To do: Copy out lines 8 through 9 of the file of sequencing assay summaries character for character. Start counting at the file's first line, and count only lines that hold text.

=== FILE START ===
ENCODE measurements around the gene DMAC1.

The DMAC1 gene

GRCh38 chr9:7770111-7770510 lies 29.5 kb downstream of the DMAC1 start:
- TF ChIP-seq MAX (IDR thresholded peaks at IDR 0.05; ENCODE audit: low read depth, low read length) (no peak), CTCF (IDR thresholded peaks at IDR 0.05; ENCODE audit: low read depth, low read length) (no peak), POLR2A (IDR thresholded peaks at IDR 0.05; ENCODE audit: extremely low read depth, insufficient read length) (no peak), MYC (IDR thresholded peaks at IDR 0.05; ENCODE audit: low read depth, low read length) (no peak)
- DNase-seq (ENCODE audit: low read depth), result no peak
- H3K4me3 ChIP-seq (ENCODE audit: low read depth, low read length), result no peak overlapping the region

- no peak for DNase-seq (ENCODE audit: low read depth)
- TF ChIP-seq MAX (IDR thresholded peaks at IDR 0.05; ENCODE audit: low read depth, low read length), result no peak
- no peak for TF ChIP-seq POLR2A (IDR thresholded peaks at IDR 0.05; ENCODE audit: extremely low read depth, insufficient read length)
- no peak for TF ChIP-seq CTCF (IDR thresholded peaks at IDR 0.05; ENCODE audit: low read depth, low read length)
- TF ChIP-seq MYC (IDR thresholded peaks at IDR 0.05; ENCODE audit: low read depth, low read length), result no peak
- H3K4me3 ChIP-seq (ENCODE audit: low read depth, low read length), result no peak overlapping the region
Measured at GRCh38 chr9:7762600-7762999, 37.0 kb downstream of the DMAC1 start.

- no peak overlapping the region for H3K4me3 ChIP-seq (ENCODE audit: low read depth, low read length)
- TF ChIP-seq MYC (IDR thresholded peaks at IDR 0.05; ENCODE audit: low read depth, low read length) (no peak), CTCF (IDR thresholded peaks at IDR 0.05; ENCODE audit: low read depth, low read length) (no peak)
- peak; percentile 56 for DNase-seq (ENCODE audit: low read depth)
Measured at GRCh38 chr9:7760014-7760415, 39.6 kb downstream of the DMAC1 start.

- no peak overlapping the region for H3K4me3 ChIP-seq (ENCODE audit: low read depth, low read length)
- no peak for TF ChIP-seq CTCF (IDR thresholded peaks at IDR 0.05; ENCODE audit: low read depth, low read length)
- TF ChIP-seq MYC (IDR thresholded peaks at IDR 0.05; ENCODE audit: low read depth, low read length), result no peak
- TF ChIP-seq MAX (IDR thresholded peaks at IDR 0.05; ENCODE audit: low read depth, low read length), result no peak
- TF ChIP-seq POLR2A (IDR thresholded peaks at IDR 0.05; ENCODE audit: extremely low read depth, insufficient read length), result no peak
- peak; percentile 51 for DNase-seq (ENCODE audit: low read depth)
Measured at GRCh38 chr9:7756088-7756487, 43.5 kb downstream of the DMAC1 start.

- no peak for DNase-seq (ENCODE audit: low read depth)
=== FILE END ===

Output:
- TF ChIP-seq MAX (IDR thresholded peaks at IDR 0.05; ENCODE audit: low read depth, low read length), result no peak
- no peak for TF ChIP-seq POLR2A (IDR thresholded peaks at IDR 0.05; ENCODE audit: extremely low read depth, insufficient read length)